"The last diesel complaint we had was a few months ago," said Kenneth Ramsburg of the Maryland Department of Agriculture. "The road sign was not being updated."
According to Ramsburg, the weights and measures department will receive a barrage of complaints, five or more, when prices jump 5 to 10 cents in day. Things return to normal until the next jump.
Although there were no definitive conclusions as to why, the council's report speculated that as prices go up, consumers pay closer attention when gassing up. However, more complaints do not mean more violations in most states. In the last two months, the Minnesota Department of Commerce received a 10 percent increase in complaints, but no increase in violations.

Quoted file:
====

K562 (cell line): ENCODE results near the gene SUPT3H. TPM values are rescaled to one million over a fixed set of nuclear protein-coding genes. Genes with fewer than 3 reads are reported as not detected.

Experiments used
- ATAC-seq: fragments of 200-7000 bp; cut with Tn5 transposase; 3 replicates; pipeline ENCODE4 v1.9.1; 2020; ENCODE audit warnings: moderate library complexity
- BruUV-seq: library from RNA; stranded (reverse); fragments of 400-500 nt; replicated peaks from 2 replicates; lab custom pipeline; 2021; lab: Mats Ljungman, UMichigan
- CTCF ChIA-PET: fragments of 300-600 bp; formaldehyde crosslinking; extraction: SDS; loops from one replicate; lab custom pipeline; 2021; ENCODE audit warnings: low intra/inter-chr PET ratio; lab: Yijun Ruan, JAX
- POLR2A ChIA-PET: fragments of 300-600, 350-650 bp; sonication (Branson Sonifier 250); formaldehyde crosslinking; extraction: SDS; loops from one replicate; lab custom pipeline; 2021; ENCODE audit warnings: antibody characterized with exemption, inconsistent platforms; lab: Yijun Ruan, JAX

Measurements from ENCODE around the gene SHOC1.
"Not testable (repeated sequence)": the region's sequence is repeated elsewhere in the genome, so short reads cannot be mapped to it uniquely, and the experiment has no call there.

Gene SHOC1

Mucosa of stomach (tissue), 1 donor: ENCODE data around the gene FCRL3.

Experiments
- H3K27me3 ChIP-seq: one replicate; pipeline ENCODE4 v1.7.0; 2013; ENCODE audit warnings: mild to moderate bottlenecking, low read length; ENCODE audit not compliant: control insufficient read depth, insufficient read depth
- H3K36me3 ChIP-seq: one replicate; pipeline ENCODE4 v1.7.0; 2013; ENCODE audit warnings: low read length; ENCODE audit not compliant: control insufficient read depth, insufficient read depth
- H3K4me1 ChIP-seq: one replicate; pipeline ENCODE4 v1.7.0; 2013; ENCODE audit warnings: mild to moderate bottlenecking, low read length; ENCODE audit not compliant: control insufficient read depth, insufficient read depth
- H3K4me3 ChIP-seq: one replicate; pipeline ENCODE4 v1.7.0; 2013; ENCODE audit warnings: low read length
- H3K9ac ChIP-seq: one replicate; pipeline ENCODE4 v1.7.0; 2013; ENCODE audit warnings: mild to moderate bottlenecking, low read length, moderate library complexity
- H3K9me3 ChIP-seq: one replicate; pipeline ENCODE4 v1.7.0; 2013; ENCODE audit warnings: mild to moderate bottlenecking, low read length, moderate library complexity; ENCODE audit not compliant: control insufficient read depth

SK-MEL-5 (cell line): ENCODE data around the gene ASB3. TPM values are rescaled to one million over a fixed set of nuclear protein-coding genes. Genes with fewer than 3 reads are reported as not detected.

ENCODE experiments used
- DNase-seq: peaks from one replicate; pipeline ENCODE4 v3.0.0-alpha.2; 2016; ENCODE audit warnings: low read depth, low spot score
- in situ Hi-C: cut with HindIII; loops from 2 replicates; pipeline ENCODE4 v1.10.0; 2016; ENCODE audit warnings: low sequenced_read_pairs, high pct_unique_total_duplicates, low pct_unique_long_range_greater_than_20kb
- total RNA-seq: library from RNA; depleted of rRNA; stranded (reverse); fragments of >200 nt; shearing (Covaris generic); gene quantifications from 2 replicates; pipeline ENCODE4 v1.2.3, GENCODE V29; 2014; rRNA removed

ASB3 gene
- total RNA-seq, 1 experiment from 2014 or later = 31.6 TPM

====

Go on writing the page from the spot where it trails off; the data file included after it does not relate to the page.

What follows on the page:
"We have about a 95 percent rate of compliance," said Mark Buccelli, director of Weights and Measures in Minnesota, adding that many rejections have to do with leaky hoses rather than short-selling pumps. Out of the last 50 complaints he received, only one was about diesel.
Truckers, it seems, may have a better understanding of fuel price fluctuations than the average consumer.